In LePage’s Maine, health coverage looks more like the South than New England

The year’s governor’s race will clearly and indisputably affect how many Mainers will have health coverage and thus how many will suffer and die prematurely.

A map, based on data from Civis Analytics and Enroll America, shows health insurance coverage by county.

While every state but New England has counties mostly in the 0-10% with a few in the 10-12% range, nearly all of Maine is over 12%, with some areas in the 14-16% range.

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As a news report on this data notes, state policies and governors really matter:

That state boundaries are so prominent in the map attests to the power of state policy in shaping health insurance conditions. The most important factor in predicting whether an American who had no insurance in 2013 signed up this year was whether the state that person lives in expanded its Medicaid program in 2014. 

Maine looks more like the South than New England.

In fact, nearly all of the Northeast looks better than Maine. The closest of the northeastern states to Maine is Pennsylvania, another state that hasn’t expanded Medicaid.

As this graphic shows, the decision to expand Medicaid had a huge impact on how many people got covered.

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Given their strong ideological opposition to public health insurance, perhaps it’s not surprising that both Gov. LePage and Pennsylvania’s governor hired Gary Alexander to advise them on health policy.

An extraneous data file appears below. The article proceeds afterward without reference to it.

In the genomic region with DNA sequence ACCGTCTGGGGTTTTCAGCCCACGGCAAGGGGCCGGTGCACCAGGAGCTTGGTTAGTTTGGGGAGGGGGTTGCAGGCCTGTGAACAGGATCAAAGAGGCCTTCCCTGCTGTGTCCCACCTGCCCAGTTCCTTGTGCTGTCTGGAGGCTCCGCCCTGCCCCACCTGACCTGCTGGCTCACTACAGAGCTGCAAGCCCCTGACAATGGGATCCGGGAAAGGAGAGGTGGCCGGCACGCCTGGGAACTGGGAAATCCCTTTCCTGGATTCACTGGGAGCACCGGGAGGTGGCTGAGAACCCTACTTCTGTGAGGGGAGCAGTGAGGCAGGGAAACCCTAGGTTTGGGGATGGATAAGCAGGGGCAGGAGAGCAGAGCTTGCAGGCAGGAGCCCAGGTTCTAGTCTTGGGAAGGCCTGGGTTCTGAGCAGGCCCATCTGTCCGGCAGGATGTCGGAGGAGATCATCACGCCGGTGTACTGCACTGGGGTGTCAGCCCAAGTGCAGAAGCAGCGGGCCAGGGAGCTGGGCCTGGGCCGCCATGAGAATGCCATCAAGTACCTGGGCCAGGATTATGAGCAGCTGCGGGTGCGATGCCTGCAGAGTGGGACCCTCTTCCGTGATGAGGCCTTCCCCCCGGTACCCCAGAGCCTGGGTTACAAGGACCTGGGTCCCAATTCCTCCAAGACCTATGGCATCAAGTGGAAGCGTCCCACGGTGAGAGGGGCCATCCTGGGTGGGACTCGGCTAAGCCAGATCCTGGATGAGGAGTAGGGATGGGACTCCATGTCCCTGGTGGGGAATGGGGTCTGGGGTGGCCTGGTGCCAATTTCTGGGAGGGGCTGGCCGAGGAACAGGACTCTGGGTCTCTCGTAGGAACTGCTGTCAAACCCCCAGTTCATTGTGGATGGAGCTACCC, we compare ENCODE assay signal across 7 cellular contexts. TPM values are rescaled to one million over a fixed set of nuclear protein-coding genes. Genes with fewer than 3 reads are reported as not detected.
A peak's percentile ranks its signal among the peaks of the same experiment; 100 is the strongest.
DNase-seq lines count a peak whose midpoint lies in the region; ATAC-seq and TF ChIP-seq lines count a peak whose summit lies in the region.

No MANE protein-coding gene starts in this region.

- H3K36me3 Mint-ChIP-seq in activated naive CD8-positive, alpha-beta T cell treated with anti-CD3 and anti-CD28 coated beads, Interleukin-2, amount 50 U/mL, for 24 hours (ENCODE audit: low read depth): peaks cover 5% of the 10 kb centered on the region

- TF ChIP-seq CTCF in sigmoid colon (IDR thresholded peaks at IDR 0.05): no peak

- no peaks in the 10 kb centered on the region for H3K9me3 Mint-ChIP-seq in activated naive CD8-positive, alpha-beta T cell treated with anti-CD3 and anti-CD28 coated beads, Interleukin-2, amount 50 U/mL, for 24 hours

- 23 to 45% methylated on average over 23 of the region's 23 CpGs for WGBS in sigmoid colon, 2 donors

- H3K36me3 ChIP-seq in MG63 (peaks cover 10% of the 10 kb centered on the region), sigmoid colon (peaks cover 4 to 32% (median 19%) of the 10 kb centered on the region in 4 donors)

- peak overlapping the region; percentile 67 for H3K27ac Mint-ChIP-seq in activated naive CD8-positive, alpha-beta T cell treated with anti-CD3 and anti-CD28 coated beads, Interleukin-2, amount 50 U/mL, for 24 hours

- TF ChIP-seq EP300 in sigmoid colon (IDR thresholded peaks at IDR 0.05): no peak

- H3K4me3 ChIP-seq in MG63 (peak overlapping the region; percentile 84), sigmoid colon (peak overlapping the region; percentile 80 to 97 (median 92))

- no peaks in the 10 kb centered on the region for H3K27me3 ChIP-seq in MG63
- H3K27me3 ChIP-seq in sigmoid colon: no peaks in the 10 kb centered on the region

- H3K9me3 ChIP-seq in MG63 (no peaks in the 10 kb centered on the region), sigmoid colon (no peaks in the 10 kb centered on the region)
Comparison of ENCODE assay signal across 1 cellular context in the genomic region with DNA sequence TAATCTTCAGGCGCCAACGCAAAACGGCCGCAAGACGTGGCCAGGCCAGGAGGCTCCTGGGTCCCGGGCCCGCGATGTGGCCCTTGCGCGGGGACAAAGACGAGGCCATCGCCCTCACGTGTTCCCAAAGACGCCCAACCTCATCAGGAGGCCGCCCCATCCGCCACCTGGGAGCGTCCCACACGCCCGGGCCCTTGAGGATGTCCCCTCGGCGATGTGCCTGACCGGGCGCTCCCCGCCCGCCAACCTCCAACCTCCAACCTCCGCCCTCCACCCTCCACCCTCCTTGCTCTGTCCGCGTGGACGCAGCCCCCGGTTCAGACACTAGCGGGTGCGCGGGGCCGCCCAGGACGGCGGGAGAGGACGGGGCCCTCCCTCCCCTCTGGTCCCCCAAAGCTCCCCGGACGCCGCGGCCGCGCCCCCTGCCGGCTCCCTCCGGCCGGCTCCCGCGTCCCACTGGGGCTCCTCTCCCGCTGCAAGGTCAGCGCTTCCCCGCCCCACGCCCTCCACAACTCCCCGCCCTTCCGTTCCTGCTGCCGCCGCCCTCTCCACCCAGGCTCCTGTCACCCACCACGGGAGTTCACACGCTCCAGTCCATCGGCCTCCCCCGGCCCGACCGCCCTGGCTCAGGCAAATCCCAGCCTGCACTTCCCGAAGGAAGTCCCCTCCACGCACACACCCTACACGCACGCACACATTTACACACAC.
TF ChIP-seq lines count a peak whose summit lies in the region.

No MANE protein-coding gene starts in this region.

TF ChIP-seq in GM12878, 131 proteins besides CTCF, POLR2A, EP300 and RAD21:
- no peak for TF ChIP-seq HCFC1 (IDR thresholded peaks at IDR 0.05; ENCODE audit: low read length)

Pennsylvania’s Auditor General was shocked Maine had hired Alexander, since his office had turned up problems with his work. LePage allies then mounted an attack on the Auditor. Alexander went on to produce shoddy, plagiarized work.

Overall, the “national uninsured rate for adults under 65 fell to 11 percent from 16 percent.” Ten million got coverage and therefore have a greater chance to live longer, healthier lives.

Meanwhile, tens of thousands of Maine people have been left behind.

Amy Fried

About Amy Fried

Amy Fried loves Maine's sense of community and the wonderful mix of culture and outdoor recreation. She loves politics in three ways: as an analytical political scientist, a devoted political junkie and a citizen who believes politics matters for people's lives. Fried is Professor of Political Science at the University of Maine. Her views do not reflect those of her employer or any group to which she belongs.